The Lack of Science behind Muscle Confusion

 

It is amazing to me the amount of people being hurt in the name of fitness. There is a huge epidemic of orthopedic injuries in people who have started exercising with poor movement skills and posture. When you lack basic mobility and stability, which just about everyone does your fitness training is essentially being planted in dead soil and you get hurt. Marketing and not science has developed this ideology that you might have seen on infomercials like P90x that our muscles somehow need to be confused in order to make any progress. First of all “Muscle Confusion” is not even a scientifically valid term and behind all their fancy charts and histograms is a program that pushes ridiculous exercise patterns, incorrect Plyometric techniques, an excessively long time dedicated to abdominal crunches  and ridiculous emphasis on "step-aerobic" type cardio that goes on for an undesirably long time . These programs will insist that what doesn’t kill us will make us stronger. The reality is what doesn’t kill us just hasn’t really killed us yet.  We need to stop hurting people in the name of getting fit. But that’s what happens when these programs pick ridiculous exercises and have you perform them with horrible form. Eventually you go from trainee to an injured patient.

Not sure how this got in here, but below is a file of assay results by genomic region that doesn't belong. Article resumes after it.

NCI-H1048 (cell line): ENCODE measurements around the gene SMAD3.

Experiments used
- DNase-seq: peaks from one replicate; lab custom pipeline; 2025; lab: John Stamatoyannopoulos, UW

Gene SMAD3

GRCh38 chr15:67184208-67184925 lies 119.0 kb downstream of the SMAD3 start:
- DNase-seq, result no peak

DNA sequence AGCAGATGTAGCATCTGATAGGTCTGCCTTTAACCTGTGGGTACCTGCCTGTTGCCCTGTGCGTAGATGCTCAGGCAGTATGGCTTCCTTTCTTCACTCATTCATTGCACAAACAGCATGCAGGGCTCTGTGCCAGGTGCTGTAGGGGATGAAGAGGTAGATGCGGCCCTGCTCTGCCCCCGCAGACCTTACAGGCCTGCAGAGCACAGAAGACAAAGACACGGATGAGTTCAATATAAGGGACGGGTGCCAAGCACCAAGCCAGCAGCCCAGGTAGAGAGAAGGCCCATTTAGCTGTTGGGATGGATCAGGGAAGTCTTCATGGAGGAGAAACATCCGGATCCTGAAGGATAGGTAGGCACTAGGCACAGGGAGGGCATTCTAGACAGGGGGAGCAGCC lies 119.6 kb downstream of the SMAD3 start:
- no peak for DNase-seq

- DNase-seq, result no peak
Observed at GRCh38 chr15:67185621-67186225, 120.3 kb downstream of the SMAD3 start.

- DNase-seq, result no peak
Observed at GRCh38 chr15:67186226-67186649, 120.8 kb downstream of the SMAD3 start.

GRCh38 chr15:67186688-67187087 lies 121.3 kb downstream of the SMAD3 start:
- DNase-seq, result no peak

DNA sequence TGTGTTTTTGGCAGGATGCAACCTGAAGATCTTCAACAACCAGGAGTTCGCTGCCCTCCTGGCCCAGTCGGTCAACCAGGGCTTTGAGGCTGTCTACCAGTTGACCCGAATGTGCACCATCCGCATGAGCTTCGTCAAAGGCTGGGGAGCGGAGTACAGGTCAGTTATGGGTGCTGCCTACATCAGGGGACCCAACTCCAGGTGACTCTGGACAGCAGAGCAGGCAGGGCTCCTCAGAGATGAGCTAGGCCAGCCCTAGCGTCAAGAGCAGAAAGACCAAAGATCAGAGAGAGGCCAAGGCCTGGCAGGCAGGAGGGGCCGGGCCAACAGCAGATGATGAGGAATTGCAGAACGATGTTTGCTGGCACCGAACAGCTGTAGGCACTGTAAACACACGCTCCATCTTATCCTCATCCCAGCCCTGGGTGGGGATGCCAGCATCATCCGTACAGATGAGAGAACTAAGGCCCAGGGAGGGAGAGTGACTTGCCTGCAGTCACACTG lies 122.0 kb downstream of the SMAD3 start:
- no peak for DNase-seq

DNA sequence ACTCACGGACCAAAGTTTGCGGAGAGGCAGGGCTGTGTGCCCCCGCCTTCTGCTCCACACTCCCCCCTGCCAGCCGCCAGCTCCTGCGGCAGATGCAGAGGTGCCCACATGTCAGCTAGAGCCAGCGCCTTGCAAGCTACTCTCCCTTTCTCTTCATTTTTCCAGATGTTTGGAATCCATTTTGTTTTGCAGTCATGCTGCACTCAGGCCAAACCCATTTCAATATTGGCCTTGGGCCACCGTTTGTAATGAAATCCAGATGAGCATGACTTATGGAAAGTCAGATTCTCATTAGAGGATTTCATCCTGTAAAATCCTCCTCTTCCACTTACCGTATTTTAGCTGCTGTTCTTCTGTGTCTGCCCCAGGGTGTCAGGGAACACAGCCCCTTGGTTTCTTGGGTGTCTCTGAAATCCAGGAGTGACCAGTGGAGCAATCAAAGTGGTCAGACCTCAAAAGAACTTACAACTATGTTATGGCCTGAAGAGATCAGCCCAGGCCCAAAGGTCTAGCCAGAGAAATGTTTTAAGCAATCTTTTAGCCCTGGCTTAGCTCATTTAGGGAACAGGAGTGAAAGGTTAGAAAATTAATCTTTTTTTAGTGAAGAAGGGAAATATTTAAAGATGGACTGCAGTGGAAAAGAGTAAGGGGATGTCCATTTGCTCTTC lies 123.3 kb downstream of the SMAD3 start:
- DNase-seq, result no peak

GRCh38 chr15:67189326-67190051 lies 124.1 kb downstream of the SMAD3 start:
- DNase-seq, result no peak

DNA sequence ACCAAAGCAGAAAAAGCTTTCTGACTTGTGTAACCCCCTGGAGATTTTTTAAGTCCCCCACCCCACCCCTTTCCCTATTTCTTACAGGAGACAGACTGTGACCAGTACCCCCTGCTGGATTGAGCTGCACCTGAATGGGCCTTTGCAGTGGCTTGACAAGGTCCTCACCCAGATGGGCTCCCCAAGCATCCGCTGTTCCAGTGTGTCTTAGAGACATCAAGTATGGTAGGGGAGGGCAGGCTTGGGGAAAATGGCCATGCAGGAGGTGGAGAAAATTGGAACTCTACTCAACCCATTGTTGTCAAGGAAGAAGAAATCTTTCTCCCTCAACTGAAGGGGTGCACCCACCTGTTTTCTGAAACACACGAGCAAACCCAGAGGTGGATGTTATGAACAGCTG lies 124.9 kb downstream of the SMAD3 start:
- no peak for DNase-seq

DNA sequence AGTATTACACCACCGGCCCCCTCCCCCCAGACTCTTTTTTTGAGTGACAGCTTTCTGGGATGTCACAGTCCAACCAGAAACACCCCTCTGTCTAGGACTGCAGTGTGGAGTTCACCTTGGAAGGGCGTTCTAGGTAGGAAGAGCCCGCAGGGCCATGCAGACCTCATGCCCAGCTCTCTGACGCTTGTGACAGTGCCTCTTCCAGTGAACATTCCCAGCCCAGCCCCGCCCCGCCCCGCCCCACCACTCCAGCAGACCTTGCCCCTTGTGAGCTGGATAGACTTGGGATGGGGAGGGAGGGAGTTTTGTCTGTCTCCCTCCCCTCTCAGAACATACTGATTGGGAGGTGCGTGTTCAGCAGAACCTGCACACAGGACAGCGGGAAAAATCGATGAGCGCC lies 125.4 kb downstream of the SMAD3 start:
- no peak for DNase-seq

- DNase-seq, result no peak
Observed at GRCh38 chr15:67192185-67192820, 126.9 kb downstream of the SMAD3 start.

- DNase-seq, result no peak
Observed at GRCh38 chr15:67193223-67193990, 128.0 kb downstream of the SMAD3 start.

There are rules all fitness professionals have to follow but few hardly do including the creator of these programs.  This concept is as basic as the joint by joint principle. We have a series of stable segments throughout your body trying to maintain position on moving mobile joints. An easier way to explain is that you can’t ask a joint to move that has no business moving. Let’s use the example of a sit- up, you are asking a stable part of your spine (lumbar) to move. By doing this you will develop disc problems, tight hip flexors, loss of glute function, poor posture and you will develop poor core sequencing. What are even worse than crunches are crunches with rotation because you have even less rotation (13 degrees) than you do of flexion. Also the majority of the population has really bad posture in a seated position. Why then would you put yourself into bad posture an additional 250 times a day like they have you do in these workouts! These are not opinions but facts and I don’t want people hurting other people.  Let’s look at the knee which is a stable joint these programs have an hour devoted to plyometric (jumping) workouts. First off the best plyometric should be where you jump and land in the same position. Not jumping up on a box where you look like a frogman. Depth box jumps (what you see being used in most facilities) are horrible because the box height is set way too high; as a result, ground contact times are lengthened. Research shows ideal height should be around 30cm (Bompa et.al, 2005)[1]. The true idea of plyometrics is to take advantage of the stretch- shortening cycle mechanism meaning you want quick feet (research shows less than <0.25  seconds of ground contact indicates a fast stretch-shortening cycle (SSC) (Schmidtbleicher 1992)[2)  not  the lengthened ground contact time you get with box jumps. Another major mistake is turning plyometrics into a conditioning exercise because you need at least three times the recovery of the time spent executing your plyometric work. Lastly, way too many people who are doing these jumping workouts are overweight to begin with and the bigger someone is the poorer their strength to body weight ratio is which equals an injury.